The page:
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Delahaye was probably one of the most revered luxury brand of the late “entre deux guerre” (in between wars). Founded in 1894, the “Societe des Automobiles Delahaye” took a pivotal direction in 1932 - influenced by Madame Leon Desmarais - majority shareholder and widow of early investor Leon Desmarais. Delahaye would focus on creating high quality automotive chassis and reopen the racing department. In 1935, quickly becoming competitive and winning events, Delahaye introduced the Type 135, also known as the “Coupe des Alpes”. It became perhaps the most iconic Delahaye model, synonym of high performance with exceptional style.
As an automotive chassis provider - the DELAHAYE Type 135 buyer had to select its own Coachbuilder. The list of independent artworkers is prestigious: Letourneur & Marchand, Chapron, Figoni, Saoutchik, Franay and others. Gorgeous lacquered paint, shiny chromes and Art Deco curvaceous lines largely contributed to the Type 135 legend. Even though this customization was a questionable business decision in the French afterwar automotive market - which might have contributed to DELAHAYE demise - the Type 135 of today leaves us with a witness of the Avant Garde grandeur of the 1930’s - when a luxury automobile was also a unique piece of art.
For this Type 135M, the original customer, Mr Leblanc, selected Chapron as his custom body maker. Known for a style not as flamboyant as Figoni or Saoutchik, Chapron body work is recognized for his aerodynamic lines balanced with a delicate sense of restraint - typical of French clacissism. Always finding the right balance between banality and exuberance, Chapron left us with magnificent cars who defy the trends and ages to simply be beautiful.
Delahaye introduced the first Type 135 in 1935 - a 3.2 liter with 95 horsepower in twin carburetor configuration or 110 horsepower in tri carburetor. Then, to cater to the interest in higher performance, the type 135M was launched in 1936 with larger displacement - 3.6 liter - with 90, 105 or 115 horsepower in single, twin or tri carburetors. In 1939, a sportier version, the 135MS was released with a similar 3.6 liter tri carburetor setup delivering from 120 to 145 horsepower. Production was halted during the war and resumed in 1945 until 1952. This Type 135MS is powered by the familiar Type 135 3.6 liters straight six engine fitted with a ‘84R’ high lift camshaft and delivers 145 horsepower. The fuel is fed through three down draft Solex carburetors ( 40PAI) and the transmission is a 4-speed MK38 Cotal gearbox.
- 1948–1949: ordered purchased by Monsieur Leblanc in Paris
- February 1963: Numbered 321 KV 57 in Moselle (East of France) – unknown owner
- From July 1963 to March 1967: Numbered 22HV83, belongs to Monsieur Michel Picard
- 10th March 1967 sold to Paul DOURLENS - mechanic at Bruay en Artois
- 27th July 2009: purchased by JWA Classics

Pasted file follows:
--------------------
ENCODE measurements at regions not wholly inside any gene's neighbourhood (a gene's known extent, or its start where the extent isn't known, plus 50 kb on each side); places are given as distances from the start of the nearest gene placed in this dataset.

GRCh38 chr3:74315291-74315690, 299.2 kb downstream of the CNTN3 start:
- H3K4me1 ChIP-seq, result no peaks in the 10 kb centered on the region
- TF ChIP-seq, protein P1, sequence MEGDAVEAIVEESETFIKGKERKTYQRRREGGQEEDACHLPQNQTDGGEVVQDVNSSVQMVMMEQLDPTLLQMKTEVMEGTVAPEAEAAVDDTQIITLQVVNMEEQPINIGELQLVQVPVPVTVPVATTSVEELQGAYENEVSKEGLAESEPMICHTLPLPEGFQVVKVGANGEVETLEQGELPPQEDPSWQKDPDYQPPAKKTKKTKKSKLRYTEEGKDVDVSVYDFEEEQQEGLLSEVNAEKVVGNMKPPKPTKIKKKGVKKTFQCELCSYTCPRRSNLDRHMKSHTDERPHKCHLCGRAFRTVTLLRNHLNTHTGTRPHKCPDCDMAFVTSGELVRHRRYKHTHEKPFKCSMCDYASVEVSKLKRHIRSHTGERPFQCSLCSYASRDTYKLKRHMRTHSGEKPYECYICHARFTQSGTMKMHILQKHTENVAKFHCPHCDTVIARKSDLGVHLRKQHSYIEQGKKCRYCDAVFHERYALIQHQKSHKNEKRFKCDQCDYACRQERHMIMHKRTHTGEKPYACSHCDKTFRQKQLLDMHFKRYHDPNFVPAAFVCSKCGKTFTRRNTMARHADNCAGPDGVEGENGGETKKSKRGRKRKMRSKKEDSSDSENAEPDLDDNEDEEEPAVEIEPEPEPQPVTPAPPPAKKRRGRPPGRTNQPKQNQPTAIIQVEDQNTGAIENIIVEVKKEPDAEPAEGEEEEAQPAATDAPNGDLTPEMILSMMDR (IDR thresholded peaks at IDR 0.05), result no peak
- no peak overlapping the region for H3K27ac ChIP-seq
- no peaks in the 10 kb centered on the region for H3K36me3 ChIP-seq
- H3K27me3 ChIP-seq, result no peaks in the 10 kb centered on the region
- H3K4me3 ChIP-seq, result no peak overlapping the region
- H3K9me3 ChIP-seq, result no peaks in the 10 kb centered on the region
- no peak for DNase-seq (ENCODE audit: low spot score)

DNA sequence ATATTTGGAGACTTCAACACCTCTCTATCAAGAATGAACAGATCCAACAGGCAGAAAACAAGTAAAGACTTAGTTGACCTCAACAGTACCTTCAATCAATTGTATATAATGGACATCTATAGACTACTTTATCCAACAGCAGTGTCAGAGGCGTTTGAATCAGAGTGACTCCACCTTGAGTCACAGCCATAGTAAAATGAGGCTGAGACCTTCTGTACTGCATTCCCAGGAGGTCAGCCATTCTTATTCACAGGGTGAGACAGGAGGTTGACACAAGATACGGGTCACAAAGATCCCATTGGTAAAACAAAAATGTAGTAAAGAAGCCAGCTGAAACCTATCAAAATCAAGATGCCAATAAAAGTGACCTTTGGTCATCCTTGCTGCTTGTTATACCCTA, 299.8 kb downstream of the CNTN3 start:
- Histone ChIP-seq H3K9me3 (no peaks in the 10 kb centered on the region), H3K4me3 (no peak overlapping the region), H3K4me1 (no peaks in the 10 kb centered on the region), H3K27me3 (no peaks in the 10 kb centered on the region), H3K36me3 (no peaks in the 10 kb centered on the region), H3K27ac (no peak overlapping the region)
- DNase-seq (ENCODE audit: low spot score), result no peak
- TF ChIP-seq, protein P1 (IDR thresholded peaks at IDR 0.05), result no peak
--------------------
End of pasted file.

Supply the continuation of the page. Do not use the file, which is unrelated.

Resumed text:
This car was first acquired between 1948 and 1949 - the first order being placed in 1st March 1948 and the final invoice issued on the 23rd of March 1949. The owner was Monsieur Leblanc, director of the “Distilleries de Bretagne et de Normandie reunies” - United distilleries of Brittany and Normandy. Monsieur Leblanc lived in 5 rue Lincoln in Paris; a street adjacent to the famous Champs Elysees. Coincidently, the DELAHAYE flagship store was located just at the junction between Rue Lincoln and the 75 Champs Elyses - where is today located the renowned “Patissier Laduree”. Did Monsieur Leblanc admire the “Grandes Routieres” on his way to or back from work? Our imagination lets us believe that he might. Countless times… The documents gathered from Chapron archives shows that the choices of the model, options and personalized settings was done meticulously – which could explain the time between first order (March 1948) and final invoice (March 1949). The final amount was 693,640 Francs - for the bodywork alone. For comparison, the annual median worker salary in 1949 was 250,000 Francs. We don’t know how long Monsieur Leblanc retained his Type 135M. The next owner record was Monsieur Michel Picard in 1963, an architect living in Lavandou - on the “Cote d’Azur” (southeast of France on Mediterranean coast). 28 years after the launch of Type 135, DELAHAYE is now defunct, together with HOTCHKISS and DELAGE. The French Automotive market is booming with focus on mass produced affordable cars for “Monsieur tout le monde” – mid affluent market - and the “Trentes Glorieuse” - economic boom period from 1945~1975 leaves people focused on “Le Progres” – technologic and society evolution with little interest in pre-war design synonyms then of “archaic” times forever gone. In 1966, Monsieur Michel Picard will separate himself from the Type 135M and sell it to a mechanic for salvaging. The mechanic – perhaps sensitive to the beauty of this “Grande Routiere” – sold it to an amateur for the modest sum of 150 Francs instead of bringing it the scrapeyard. At this time, the annual median worker salary was 10,000 Francs. Modern times and societal progress can be ruthless. There is no more information until 2009 when JWA Classics acquires this car - “dans son jus” – non running wreck - with the goal to restore it to its prime elegance.